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Robb Report Vices

Russian Dining on the Rise

Troy Johnson

Caviar-spackled blini are currently the hottest trend in the United States. Wait. No, that’s not quite right. Russian food has never trended here in the States—unless of course you consider vodka a Russian food. There are, however, some truly exceptional Russian restaurants you should explore, all serving a side of zeitgeist this winter. 

Russian cuisine is built for the country’s soul-crushing winters, which means it is heavy on carbs, fats, tea, and, yes, lots of vodka. Nyet to fruit salads. A traditional Russian meal typically includes zakuski (appetizers such as smoked and salted fish, cold meats, and potato salad), a little caviar, soups like borscht or ukha (perch with saffron broth), and then a heavy main dish—think beef stroganoff. Restaurants are often ornate and lively, with live music, plush furniture, and a constellation of chandeliers.

When it comes to Russian restaurants in the United States that are worthy of a visit, it makes sense to begin in the city with the most Russians per capita. So our journey starts in Pikesville, Md. Surprised? So were we. There, Vernisage reigns supreme with classics that include zharkoe (a meat-based stew with potatoes or potato dumplings) and tabaka (Cornish game hen in garlic sauce).

Chicago’s classic Russian Tea Time offers the superlative stroganoff. Theirs is a hearty combination of sour cream, Madeira wine, mushrooms, onions, and dill.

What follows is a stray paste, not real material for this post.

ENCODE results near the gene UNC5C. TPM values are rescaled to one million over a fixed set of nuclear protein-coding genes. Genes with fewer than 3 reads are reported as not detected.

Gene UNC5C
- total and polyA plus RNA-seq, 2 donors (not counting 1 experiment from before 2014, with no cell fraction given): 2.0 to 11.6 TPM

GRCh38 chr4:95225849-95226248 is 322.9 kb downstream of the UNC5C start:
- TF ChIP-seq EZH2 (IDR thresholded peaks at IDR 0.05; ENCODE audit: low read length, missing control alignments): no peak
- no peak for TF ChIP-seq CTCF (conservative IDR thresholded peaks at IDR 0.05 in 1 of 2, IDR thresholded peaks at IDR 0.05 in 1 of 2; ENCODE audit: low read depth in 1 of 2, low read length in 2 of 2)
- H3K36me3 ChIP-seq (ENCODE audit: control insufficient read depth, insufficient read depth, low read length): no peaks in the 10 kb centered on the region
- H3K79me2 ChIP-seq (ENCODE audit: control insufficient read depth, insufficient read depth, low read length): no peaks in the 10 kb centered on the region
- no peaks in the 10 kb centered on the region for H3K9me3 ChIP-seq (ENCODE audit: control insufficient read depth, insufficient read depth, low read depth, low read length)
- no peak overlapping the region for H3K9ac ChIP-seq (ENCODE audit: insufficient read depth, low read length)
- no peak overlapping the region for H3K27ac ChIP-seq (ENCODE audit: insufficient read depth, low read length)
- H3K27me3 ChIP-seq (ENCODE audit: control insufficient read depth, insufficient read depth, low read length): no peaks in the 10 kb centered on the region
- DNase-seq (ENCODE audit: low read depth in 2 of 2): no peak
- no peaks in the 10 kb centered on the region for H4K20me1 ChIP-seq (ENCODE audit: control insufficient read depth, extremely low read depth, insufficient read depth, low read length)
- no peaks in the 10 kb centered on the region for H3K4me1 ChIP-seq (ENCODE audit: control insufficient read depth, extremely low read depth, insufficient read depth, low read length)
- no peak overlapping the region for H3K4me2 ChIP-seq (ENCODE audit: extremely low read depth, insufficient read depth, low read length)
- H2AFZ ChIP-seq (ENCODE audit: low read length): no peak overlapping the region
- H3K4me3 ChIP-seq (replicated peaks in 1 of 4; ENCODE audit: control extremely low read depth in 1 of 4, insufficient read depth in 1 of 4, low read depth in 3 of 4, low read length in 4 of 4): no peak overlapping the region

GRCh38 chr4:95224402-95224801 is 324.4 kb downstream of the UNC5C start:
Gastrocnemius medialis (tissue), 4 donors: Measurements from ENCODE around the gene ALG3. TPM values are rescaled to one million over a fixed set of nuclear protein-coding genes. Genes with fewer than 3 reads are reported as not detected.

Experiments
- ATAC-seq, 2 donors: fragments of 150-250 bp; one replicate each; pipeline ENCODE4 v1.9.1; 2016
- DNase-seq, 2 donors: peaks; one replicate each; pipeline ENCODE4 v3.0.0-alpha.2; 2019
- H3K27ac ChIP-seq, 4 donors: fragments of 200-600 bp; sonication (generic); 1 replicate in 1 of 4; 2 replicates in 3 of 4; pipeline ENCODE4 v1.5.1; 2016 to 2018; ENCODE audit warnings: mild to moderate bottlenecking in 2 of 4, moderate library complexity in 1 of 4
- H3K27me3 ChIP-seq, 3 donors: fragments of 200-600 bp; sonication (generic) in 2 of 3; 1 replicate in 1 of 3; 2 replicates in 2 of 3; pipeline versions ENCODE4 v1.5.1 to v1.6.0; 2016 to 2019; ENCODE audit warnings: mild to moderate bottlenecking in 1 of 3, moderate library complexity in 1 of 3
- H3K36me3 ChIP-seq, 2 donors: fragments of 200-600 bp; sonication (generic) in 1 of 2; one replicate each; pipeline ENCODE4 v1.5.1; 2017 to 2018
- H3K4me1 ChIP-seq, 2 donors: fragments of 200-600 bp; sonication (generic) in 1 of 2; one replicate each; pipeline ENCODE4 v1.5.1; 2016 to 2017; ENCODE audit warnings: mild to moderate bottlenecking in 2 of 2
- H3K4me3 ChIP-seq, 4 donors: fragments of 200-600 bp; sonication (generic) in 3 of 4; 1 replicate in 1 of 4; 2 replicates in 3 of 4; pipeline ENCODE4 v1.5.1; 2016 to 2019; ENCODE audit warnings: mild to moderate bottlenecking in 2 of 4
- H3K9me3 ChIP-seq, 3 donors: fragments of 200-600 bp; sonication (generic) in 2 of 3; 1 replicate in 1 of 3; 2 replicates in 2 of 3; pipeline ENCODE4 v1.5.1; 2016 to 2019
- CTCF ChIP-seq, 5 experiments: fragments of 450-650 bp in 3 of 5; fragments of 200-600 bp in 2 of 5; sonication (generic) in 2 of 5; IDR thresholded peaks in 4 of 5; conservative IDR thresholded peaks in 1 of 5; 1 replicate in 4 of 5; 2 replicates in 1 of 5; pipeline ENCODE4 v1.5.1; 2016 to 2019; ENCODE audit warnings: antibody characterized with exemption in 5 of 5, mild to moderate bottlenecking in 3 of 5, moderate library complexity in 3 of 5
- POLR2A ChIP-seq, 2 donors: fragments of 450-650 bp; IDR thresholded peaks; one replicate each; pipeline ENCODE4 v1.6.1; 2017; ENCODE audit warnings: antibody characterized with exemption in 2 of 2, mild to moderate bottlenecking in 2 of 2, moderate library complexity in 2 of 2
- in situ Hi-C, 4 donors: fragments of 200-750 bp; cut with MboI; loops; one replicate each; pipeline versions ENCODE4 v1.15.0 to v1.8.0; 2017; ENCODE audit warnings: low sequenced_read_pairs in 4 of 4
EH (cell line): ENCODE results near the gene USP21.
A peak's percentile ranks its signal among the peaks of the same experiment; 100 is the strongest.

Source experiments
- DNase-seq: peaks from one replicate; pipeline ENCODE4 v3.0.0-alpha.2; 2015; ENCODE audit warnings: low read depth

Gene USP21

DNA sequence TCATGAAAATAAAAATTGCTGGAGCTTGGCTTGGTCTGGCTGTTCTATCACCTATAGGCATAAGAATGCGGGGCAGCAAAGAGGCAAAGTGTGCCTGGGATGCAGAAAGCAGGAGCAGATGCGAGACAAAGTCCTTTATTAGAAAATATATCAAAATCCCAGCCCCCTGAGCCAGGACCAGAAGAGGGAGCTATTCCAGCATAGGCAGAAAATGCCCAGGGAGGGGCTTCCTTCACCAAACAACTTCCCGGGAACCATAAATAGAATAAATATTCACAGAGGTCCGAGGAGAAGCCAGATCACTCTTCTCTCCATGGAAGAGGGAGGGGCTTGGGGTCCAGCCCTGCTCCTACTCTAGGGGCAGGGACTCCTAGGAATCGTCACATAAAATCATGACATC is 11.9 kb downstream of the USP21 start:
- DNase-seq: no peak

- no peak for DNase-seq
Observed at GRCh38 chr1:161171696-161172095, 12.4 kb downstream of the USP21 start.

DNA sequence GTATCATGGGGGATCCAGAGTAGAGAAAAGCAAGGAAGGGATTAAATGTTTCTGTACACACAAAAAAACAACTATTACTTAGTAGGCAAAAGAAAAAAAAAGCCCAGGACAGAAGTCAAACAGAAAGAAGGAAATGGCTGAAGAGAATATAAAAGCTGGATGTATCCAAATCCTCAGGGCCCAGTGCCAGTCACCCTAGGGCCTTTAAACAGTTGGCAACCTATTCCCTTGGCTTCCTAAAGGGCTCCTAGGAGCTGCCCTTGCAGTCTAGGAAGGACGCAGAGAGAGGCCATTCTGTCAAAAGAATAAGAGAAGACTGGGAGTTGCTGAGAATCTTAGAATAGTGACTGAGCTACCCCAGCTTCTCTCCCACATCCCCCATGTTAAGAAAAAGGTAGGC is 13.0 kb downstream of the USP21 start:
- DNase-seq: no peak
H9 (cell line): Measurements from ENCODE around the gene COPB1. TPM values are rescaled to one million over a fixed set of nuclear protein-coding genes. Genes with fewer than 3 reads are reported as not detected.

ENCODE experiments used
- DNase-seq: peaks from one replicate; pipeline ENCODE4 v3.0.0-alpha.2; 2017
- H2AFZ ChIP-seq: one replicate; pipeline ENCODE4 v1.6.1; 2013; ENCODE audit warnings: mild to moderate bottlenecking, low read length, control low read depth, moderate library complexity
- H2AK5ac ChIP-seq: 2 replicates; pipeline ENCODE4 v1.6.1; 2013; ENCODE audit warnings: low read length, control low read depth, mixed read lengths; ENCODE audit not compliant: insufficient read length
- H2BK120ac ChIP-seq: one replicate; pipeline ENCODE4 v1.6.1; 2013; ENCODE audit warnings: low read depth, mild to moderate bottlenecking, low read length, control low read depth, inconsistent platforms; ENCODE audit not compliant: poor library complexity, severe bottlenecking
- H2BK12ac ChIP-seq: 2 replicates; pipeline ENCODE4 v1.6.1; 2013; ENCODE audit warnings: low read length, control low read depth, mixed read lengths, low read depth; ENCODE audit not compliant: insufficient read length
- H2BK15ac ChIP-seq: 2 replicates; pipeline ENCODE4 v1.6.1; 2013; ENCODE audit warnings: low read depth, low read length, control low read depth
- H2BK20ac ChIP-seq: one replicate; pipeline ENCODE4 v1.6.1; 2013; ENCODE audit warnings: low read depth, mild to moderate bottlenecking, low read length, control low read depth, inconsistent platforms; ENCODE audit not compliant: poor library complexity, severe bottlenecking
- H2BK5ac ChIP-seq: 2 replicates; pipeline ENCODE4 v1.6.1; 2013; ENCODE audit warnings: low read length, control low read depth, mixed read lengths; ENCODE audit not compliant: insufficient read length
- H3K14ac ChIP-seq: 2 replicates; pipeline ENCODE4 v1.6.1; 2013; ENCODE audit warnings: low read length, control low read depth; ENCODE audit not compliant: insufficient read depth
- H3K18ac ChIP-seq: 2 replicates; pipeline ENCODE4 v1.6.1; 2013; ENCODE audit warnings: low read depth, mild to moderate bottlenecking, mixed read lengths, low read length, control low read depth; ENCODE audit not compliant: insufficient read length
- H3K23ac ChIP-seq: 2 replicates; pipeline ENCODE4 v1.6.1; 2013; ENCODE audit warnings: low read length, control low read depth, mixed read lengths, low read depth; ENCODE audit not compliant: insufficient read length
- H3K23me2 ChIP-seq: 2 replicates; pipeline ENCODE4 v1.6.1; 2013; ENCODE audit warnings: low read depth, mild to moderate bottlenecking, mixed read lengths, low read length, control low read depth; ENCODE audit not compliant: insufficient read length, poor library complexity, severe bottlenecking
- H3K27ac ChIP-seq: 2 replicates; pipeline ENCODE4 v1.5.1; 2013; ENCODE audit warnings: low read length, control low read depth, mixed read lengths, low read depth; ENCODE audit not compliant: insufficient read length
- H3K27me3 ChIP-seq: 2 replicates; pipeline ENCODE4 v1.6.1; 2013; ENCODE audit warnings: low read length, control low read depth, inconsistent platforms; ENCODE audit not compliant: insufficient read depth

In the nation’s capital, the Russia House Restaurant and Lounge may be known for its wall of more than 90 vodkas, but its fare—which includes a decadent potato-mushroom cocotte accented with cherries, Tomme de Savoie cheese, and truffled cream—is equally compelling.

On the West Coast, the banquet-style Maxim in Los Angeles hosts a party each night that masquerades as dinner, complete with live music, crystal, courtly red chairs, and duck stroganoff. Conversely, the Richmond District of San Francisco is enhanced by two standouts: the homey Red Tavern, which serves potato vareniki (a Russian potato pierogy) and a tower of blini complete with smoked salmon, roe, and sour cream; and Katia’s Russian Tea Room, which is known for its eggplant caviar and excellent beef-broth-based borscht.

And we can’t forget about New York. Manhattan is full of comrades, and while the Russian Tea Room boasts unparalleled history, the Moscow import Mari Vanna owns the moment. The restaurant feels like a Moscow garden party, with 17 infused vodkas (try the seaberry), sushki (tea bread), and its specialty dish Herring under a Fur Coat (chopped herring covered with roasted carrots, beets, potatoes, mayo, and hard-boiled eggs). For more czar-worthy treatment, try Firebird, an authentic prerevolutionary Russian restaurant in Hell’s Kitchen where eating a meal is akin to dining inside a tiara. The establishment offers table-side caviar service, a knockout chicken Kiev, and beef pelmeni (Siberian dumplings).

With Mari Vanna expansions in Hollywood, Washington, D.C., and beyond, it’s clear that Russian cuisine is enjoying a moment in the spotlight. We have a hunch it will stay there long after the closing ceremony wraps up in Sochi.

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